Delia and the Stone Man

(This one needs some work, and it probably won’t make sense until you read “The Skating Party.” Text tapping is taking someone else’s work and rewriting it from another character’s point of view. This is my first attempt.)


Delia and the Stone Man

by Shuana Niessen

(Text Tapping “The Skating Party” by Merna Summers)


When Dobson Sykes, a tall self-possessed, middle-aged man, first started showing up at my parents’ small farm, outside Winnipeg, Manitoba, I thought he was there to get to k
now them. Soon, however, I realized that he wasn’t only interested in getting to know my folks; he had another motivation. His careless glance began fixing steadily on my frame, following the cut of my form, like a man looking to buy a quality horse. He was looking for a wife. At first, I was flattered. Eunice, my older sister, hadn’t caught this rich old man’s eye. She wasn’t showy or spirited enough for Dobson. I, on the other hand, had both show and spirit, and Dobson liked the idea of capturing and taming me. Besides, he needed someone classy to match his riding team. So, when Dobson asked me to marry him, I said, “Yes!” without a moments hesitation.


A few months after the wedding, Dobson announced that we were moving to a farm outside Willow Bunch, Saskatchewan. I was surprised and dismayed. I hadn’t really thought about how marriage would effect my independence. I liked the idea of having whatever I wanted, and gaining the respect that would result from marrying the most eligible, wealthy bachelor in town. I didn’t expect to have to leave my family, my sister, my home! I began to realize that all of Dobson’s wealth didn’t count for much at all. I secretly began to loath this aging man who had robbed me of my independence. Before moving, I bought the most expensive household appliances and decorations that I could find. I figured my independence had to be bought at a price. I had the best of everything.


In an effort to prove to Dobson his mistake in marrying me, I began acting as childish as I could. The day I met Nathan, I was playing the part of an insolent child. Before leaving for town, I went outside and sat in the wild grass, french-braiding a dandelion crown. I refused to sit with Dobson and Mr. Knight on the way into Willow Bunch. Instead, I lay in the hay, like a twelve year old, staring unhappily into the clouded sky. That’s when I met Nathan. When I heard his voice greet Mr. Knight, I rolled over and sat up, stray strands of straw sticking out of my honey-golden hair. While I repositioned the dandelion crown, our eyes locked and my heart awakened, rising up from its slumber. I hadn’t felt that way before…or since. It was as if my heart hadn’t really beat until that moment, the instant it was no longer mine, when it found its home in the embrace of his eyes. I knew then that marrying Dobson had been an even bigger mistake than I had previously thought. Not only had I lost my independence to an old man, but I didn’t love him. My marriage to Dobson became intolerable. The things that I had purchased, bought and paid for by my independence, became meaningless. I lost interest in everything, except Nathan.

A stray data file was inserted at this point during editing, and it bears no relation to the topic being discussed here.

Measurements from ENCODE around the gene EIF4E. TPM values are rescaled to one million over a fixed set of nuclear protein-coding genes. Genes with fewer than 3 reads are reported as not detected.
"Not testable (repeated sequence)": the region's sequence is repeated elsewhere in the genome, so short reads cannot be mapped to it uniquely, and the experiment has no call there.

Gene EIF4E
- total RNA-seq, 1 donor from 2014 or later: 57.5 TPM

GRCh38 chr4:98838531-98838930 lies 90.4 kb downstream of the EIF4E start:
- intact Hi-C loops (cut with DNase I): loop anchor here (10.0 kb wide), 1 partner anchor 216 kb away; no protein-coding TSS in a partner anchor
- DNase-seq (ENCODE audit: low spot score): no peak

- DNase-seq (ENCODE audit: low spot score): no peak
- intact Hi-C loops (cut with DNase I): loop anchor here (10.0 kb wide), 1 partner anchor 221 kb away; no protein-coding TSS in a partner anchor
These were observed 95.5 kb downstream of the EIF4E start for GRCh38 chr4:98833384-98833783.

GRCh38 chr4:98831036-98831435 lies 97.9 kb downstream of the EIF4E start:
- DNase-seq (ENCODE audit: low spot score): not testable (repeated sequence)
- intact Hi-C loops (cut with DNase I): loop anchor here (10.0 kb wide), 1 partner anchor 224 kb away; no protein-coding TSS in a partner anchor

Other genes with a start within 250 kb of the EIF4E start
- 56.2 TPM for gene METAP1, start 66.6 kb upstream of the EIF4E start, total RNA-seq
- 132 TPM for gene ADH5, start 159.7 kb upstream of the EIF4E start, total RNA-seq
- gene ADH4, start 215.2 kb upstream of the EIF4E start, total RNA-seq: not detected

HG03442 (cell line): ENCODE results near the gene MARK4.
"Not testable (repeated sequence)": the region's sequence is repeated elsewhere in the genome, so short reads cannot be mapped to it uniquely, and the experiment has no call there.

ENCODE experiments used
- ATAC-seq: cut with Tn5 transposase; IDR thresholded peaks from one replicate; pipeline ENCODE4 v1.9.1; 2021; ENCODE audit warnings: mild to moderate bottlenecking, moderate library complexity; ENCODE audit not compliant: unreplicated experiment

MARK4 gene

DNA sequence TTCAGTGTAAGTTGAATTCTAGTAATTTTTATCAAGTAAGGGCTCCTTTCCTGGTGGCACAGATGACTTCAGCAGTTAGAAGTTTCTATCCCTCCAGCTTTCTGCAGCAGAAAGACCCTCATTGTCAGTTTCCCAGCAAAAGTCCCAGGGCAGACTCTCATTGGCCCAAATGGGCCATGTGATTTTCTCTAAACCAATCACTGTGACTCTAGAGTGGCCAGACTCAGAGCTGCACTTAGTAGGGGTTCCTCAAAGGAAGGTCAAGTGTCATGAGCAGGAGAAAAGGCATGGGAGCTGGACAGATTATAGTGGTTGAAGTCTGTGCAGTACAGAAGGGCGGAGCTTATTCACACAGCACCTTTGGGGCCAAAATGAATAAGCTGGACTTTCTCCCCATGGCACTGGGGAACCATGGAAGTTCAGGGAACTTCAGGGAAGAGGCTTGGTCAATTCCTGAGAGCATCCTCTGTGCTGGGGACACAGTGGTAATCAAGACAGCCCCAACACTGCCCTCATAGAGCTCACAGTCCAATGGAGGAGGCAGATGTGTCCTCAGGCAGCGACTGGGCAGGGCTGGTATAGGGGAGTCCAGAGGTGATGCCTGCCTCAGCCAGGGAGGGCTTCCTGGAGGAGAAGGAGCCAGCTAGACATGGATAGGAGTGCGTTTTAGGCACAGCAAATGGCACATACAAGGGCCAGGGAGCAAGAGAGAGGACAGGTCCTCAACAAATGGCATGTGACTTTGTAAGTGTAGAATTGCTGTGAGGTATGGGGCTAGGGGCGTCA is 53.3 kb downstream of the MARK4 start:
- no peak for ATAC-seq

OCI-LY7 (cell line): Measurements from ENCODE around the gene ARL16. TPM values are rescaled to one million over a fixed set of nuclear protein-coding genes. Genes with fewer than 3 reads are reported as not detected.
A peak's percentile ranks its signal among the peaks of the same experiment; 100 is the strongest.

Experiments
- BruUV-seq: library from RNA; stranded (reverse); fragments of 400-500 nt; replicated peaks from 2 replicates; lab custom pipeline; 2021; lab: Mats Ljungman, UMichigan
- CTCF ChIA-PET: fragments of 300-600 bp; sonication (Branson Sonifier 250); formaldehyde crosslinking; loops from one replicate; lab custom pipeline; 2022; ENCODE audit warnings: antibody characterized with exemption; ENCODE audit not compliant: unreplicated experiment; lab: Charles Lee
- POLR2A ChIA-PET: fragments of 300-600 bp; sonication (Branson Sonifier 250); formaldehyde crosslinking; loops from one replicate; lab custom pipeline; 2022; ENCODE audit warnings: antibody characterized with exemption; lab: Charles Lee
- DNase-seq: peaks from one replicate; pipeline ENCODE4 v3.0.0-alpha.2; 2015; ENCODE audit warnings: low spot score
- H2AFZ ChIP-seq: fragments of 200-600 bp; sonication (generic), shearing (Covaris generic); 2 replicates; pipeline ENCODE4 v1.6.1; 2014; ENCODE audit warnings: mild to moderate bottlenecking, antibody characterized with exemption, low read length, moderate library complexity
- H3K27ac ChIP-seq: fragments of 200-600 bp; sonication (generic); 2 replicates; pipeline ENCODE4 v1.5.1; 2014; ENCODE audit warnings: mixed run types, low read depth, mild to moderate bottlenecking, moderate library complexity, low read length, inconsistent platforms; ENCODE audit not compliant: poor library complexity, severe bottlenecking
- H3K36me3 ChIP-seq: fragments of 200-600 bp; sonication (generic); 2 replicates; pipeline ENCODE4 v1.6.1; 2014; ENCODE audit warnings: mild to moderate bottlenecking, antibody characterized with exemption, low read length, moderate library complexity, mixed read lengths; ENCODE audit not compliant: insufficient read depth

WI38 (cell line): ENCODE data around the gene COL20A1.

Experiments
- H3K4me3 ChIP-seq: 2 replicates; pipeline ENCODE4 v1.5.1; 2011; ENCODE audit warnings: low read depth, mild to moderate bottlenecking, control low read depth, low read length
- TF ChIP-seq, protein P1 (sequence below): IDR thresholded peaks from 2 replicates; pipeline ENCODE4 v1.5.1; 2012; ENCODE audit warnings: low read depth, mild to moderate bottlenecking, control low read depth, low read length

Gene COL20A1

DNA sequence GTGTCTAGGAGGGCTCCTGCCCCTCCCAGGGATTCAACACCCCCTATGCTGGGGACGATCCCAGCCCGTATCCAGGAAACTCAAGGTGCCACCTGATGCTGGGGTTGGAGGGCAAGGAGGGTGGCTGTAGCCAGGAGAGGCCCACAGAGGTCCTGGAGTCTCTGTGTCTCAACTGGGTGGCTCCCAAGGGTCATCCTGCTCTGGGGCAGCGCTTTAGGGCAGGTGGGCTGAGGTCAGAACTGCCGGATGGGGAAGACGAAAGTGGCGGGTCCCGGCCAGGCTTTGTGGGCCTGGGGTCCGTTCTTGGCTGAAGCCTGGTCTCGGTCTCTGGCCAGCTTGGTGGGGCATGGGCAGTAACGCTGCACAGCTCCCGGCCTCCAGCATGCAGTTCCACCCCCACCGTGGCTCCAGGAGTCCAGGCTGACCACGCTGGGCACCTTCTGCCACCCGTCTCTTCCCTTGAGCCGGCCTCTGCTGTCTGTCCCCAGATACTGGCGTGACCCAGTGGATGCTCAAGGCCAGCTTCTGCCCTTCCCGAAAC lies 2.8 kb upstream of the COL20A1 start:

In an effort to survive, I made our house into a meeting place for all the young people. I wanted as many people my own age around me as possible. The less time with Dobson, alone, the better. Every morning I woke up, hoping to see Nathan, waiting to breath, waiting to live once again. I became agitated and restless. Dobson didn’t understand. I overheard him speculating to a neighbour that I must miss my family. He tried to ignite my old spark, urging me to unpack our trunks. Surely the lovely things I had purchased in Winnipeg would liven me up. Finally, he suggested I write to Eunice and ask her to come stay. I agreed, thinking that having Eunice around would give me more distance from Dobson. I hadn’t really thought that through either. I didn’t expect Nathan to find Eunice attractive. I assumed that he was mine, in spirit and in truth. When Nathan started dating Eunice, I felt betrayed by both of them. Didn’t he know that he had captured my heart? Without it, I could only die.